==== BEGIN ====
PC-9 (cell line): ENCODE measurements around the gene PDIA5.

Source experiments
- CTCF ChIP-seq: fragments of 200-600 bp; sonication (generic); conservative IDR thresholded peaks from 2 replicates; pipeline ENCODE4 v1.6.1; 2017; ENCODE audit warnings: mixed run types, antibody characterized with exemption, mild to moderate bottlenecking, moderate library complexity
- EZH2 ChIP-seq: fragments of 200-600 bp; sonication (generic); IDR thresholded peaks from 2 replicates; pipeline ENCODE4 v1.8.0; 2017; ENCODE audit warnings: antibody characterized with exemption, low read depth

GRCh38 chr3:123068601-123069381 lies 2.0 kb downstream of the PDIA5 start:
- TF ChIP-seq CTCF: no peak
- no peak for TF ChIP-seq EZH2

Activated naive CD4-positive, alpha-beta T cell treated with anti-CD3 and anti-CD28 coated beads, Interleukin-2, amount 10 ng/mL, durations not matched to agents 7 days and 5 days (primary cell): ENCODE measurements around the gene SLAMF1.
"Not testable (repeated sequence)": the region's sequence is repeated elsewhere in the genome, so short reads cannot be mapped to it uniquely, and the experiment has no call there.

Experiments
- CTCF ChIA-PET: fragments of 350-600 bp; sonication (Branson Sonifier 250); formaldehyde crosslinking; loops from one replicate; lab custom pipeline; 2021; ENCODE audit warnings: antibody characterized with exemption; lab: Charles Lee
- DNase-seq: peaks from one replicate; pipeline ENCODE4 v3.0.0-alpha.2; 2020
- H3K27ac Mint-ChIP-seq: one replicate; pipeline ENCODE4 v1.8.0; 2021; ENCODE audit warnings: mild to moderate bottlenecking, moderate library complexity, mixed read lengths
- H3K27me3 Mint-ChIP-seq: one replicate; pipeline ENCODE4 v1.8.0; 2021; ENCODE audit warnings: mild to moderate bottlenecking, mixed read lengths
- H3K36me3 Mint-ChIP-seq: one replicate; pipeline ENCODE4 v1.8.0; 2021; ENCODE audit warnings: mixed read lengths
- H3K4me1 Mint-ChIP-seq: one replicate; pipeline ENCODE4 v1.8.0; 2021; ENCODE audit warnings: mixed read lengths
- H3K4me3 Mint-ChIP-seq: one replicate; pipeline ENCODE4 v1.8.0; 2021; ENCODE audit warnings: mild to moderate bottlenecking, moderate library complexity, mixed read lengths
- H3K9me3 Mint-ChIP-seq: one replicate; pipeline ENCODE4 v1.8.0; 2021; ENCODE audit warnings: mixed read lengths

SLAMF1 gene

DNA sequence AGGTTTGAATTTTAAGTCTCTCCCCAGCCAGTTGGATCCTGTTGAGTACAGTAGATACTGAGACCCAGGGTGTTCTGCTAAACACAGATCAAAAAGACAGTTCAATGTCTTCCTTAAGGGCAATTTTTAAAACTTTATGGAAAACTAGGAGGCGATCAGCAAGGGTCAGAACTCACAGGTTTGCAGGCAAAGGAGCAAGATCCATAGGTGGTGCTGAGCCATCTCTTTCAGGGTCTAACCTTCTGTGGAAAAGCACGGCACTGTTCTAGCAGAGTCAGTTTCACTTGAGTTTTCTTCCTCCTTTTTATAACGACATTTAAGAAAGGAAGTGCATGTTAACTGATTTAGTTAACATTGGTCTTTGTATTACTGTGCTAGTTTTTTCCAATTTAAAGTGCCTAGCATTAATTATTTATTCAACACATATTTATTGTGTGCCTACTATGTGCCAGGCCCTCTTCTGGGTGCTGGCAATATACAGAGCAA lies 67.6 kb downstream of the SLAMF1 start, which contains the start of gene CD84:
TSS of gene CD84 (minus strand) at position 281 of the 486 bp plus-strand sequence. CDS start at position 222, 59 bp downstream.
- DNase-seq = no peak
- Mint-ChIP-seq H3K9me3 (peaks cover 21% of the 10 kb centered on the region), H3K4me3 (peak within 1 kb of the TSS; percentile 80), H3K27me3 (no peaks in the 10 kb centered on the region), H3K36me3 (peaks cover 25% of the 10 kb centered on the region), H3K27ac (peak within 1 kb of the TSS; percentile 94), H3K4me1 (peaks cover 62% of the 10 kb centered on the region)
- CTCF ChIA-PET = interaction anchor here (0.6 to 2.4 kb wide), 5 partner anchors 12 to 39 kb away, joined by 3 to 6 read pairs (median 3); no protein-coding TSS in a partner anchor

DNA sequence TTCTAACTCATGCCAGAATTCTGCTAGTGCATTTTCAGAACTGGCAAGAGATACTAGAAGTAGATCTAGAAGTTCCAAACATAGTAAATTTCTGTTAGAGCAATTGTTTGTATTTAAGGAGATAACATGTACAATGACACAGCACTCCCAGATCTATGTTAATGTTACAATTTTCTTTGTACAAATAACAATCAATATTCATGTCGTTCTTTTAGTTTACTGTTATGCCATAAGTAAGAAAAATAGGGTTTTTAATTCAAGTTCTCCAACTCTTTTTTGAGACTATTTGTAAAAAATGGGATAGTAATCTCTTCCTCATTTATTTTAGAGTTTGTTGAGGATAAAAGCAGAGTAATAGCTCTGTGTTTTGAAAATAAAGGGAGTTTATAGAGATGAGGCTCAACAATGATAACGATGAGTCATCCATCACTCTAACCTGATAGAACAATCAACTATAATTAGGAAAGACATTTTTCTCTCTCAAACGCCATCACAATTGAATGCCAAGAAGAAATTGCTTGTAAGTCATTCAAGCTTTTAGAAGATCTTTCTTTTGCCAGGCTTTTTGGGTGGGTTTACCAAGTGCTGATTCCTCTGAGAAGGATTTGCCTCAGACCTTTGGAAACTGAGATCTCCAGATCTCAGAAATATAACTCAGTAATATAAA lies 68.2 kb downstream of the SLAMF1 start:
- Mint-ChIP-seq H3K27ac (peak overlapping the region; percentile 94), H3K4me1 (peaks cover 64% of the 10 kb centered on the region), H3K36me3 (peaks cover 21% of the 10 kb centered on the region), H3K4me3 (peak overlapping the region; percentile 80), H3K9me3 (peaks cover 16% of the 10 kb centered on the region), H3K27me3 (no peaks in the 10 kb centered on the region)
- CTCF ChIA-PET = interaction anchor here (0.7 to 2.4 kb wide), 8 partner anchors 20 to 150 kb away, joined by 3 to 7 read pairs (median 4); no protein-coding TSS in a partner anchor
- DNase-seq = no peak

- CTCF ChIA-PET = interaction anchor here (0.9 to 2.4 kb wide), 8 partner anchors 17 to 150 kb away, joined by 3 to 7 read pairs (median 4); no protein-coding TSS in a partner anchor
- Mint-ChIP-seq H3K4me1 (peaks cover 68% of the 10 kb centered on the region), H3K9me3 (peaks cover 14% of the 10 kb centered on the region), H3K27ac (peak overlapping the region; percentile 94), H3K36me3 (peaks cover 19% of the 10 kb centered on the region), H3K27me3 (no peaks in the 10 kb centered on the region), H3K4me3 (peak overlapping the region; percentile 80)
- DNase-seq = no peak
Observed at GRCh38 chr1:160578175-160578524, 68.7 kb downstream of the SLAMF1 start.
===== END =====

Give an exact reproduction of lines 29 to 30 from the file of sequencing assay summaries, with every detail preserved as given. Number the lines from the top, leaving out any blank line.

- CTCF ChIA-PET = interaction anchor here (0.9 to 2.4 kb wide), 8 partner anchors 17 to 150 kb away, joined by 3 to 7 read pairs (median 4); no protein-coding TSS in a partner anchor
- Mint-ChIP-seq H3K4me1 (peaks cover 68% of the 10 kb centered on the region), H3K9me3 (peaks cover 14% of the 10 kb centered on the region), H3K27ac (peak overlapping the region; percentile 94), H3K36me3 (peaks cover 19% of the 10 kb centered on the region), H3K27me3 (no peaks in the 10 kb centered on the region), H3K4me3 (peak overlapping the region; percentile 80)